Establishing a realistic budget which allows you to meet your obligations and to save for future expenses is the only way to manage your debt.
How Much Debt Do You Really Have?
Managing your debt can only begin with an honest picture of the debt obligations you have and an accurate accounting of the expenditures you make every month, down to the penny. Unfortunately, most people do not complete this first step and, without it, debt continues to accumulate until they are in “over their heads.” It is imperative that one month is spent recording all expenditures, so that a budget can be developed which is realistic and so that non-essentials may be eliminated if necessary. Budget basics will help you stay on track.
Once the expenditures have been recorded, it will be necessary to place them in columns, each labeled with an appropriate title. The first column should be titled “Necessities.” These include mortgage or rent, groceries, gas, utilities, recurring medical costs, personal hygiene items and insurance. The second column should be titled “Credit Payments.” These include car, loans, credit card and other revolving payments that you must make each month. The third column should be titled “Non-recurring Expenses” and includes items such as a dental and/or doctor bills – those items that do not necessarily occur each month but do come up at times. The fourth column will be titled “Non-Essentials.” This is where you place all expenditures that are not necessary for your life but on which you rather consistently spend money. Such items might include meals eaten out, morning lattes on the way to work, movies and other entertainment, clothing and shoes you do not have to have, impulse purchase items, etc.
Once you add up each column, you will be able to see how much of your income goes for necessities, how much for debt and how much for unnecessary items and services. At this point, you are ready to manage your debt and learn about maintaining a budget.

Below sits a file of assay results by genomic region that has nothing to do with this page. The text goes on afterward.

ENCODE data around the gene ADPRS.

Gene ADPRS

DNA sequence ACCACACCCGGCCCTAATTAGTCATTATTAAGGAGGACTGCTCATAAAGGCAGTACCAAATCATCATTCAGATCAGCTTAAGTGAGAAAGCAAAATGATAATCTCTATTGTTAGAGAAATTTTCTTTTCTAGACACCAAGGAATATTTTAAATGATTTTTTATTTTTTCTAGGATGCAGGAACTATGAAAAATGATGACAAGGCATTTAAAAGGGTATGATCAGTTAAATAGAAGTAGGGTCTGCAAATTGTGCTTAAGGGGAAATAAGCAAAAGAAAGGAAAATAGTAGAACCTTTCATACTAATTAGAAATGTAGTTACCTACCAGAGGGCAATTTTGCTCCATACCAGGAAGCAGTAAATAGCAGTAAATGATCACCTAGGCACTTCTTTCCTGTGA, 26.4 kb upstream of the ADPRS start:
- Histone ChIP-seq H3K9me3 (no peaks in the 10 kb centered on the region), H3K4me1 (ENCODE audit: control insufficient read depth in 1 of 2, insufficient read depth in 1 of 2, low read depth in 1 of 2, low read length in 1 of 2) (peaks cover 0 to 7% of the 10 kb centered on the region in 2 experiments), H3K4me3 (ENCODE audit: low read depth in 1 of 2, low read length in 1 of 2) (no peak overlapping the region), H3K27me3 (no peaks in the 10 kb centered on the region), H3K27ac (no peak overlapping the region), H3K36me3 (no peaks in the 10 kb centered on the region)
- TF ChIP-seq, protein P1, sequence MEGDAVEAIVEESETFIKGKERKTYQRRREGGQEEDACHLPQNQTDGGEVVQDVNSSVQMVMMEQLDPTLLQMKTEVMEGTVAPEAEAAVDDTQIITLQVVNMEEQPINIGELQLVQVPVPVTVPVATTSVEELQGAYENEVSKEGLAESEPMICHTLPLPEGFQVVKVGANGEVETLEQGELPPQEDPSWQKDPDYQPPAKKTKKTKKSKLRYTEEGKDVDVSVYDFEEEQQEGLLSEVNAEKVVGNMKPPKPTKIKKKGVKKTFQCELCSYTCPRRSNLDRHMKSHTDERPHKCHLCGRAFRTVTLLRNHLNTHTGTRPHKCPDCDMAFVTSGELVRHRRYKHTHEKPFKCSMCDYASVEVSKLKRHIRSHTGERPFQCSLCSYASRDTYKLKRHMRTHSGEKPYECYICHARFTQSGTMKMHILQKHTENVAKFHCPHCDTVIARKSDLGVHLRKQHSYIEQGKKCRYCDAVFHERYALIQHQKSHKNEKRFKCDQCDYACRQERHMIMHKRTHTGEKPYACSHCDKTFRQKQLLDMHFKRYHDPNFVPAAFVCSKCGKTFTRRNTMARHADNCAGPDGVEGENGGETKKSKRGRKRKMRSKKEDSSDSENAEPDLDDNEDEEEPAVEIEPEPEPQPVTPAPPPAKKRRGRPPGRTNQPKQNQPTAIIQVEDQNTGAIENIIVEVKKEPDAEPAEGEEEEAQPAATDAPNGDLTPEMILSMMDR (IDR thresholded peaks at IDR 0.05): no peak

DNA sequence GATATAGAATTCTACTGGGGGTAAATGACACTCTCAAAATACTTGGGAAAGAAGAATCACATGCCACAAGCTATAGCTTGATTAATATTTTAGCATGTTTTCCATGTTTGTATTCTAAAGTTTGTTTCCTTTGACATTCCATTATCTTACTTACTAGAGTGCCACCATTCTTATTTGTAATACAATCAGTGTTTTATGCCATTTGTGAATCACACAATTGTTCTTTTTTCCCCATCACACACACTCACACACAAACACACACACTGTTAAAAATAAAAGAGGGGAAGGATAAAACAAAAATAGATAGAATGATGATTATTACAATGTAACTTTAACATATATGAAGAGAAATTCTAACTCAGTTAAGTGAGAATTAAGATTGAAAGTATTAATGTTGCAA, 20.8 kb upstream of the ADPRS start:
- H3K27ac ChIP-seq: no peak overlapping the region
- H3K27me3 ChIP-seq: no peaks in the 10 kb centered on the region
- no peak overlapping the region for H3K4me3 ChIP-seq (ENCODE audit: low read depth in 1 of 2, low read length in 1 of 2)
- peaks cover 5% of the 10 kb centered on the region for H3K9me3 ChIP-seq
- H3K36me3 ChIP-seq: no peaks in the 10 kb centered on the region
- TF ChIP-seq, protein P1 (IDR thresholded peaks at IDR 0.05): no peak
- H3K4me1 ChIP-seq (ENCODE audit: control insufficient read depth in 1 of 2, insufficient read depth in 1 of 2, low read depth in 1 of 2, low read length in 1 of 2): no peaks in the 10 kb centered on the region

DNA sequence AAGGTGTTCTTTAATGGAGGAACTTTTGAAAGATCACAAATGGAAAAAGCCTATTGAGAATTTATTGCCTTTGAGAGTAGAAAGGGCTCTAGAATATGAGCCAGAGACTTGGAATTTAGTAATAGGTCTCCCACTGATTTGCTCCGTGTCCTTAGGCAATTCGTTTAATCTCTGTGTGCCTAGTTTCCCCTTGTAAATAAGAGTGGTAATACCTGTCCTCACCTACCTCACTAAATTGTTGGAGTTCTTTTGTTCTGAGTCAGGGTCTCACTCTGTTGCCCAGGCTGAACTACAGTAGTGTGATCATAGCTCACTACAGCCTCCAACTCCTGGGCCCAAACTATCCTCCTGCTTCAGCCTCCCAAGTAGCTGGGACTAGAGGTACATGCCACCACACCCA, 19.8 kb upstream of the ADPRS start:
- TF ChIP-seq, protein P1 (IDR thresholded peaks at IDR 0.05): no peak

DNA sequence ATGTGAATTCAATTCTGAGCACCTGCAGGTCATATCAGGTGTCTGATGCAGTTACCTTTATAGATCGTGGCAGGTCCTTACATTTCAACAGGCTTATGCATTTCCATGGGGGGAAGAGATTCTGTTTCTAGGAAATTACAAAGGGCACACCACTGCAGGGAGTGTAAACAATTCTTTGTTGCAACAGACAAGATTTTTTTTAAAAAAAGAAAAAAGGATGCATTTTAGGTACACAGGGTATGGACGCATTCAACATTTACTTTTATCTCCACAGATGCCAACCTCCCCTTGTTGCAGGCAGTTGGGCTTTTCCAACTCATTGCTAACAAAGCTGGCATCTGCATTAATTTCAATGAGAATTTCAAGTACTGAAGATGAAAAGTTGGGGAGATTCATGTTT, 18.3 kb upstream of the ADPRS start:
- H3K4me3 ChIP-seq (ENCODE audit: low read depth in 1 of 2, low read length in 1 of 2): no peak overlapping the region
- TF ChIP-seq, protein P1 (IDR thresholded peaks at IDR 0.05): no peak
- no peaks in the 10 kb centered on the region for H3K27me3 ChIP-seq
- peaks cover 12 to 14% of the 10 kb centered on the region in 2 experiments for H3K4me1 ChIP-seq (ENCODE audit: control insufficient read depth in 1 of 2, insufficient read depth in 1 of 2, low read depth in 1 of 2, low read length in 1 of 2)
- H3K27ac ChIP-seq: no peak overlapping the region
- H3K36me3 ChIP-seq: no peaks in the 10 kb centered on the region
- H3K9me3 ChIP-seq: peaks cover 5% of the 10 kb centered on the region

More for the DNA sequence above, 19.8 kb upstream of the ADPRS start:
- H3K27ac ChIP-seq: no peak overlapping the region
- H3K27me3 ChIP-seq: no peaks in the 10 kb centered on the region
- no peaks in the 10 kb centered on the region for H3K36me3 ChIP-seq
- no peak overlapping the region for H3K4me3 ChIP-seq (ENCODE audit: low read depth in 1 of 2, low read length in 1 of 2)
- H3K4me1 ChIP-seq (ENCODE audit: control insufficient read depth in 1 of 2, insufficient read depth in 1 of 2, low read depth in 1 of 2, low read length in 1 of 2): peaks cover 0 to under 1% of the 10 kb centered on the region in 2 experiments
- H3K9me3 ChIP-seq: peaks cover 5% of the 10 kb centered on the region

Developing Your Budget
You now know what your mandatory expenses are each month, and you can allot an additional amount for those non-recurring expenses. Once you have this total, subtract it from your monthly income. The amount remaining is the amount you can choose to spend, save, or apply to debt. If your credit and other revolving debts are significant, it does not make sense to continue to make minimum payments. Interest charges take the largest part of that minimum payment, and the only way to really reduce the debt is to make more than the minimum payment each month. Choose the debt with the lowest balance and vow to get it paid off by dumping a large part of your leftover money on it. Anytime you receive a “windfall” of money, such as an income tax refund, dump it on that debt. Once that debt is paid in full, take the money you spent on it and dump it onto the next lowest debt. You will be amazed how the balances reduce once that first debt is paid off and you are able to concentrate larger sums on subsequent debt.
It is also important to reward yourself as you pay off each debt. Do not go crazy with a reward, but a nice dinner out and a movie will make you feel that your sacrifice was worth it.
A Word About Saving
Most people get into serious debt because of two conditions – purchasing non-essential items when they do not have the cash to pay for them and unforeseen emergencies for which there is no savings. As debt is managed and paid off, it is also important to begin a regular process of saving something each month. Starting out small and gradually increasing this savings as debt is paid off is the smart responsible method of gradually accumulating a reserve. Putting your savings in a separate bank account will help keep it intact and discourage you from dipping into it on impulse.